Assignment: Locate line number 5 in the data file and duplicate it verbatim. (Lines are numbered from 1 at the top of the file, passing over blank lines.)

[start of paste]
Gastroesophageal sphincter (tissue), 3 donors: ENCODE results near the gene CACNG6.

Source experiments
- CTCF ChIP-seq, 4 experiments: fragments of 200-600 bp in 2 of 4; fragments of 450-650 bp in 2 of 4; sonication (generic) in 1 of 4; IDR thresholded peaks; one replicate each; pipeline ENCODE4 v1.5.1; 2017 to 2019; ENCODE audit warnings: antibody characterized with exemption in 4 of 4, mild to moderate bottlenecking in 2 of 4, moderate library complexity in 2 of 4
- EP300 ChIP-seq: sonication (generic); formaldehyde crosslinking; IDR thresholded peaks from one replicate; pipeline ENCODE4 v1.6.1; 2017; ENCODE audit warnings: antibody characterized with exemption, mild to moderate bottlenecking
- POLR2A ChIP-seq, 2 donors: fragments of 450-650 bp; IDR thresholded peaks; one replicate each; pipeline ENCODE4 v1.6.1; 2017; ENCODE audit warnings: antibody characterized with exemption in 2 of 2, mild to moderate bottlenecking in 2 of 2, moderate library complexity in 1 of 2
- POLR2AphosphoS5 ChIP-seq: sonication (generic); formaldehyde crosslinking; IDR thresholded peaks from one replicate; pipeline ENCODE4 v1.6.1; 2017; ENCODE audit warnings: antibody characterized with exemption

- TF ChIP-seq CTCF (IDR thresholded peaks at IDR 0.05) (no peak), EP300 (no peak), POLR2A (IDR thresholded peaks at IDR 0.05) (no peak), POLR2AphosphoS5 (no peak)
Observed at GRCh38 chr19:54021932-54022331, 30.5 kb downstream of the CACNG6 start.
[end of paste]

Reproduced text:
- POLR2A ChIP-seq, 2 donors: fragments of 450-650 bp; IDR thresholded peaks; one replicate each; pipeline ENCODE4 v1.6.1; 2017; ENCODE audit warnings: antibody characterized with exemption in 2 of 2, mild to moderate bottlenecking in 2 of 2, moderate library complexity in 1 of 2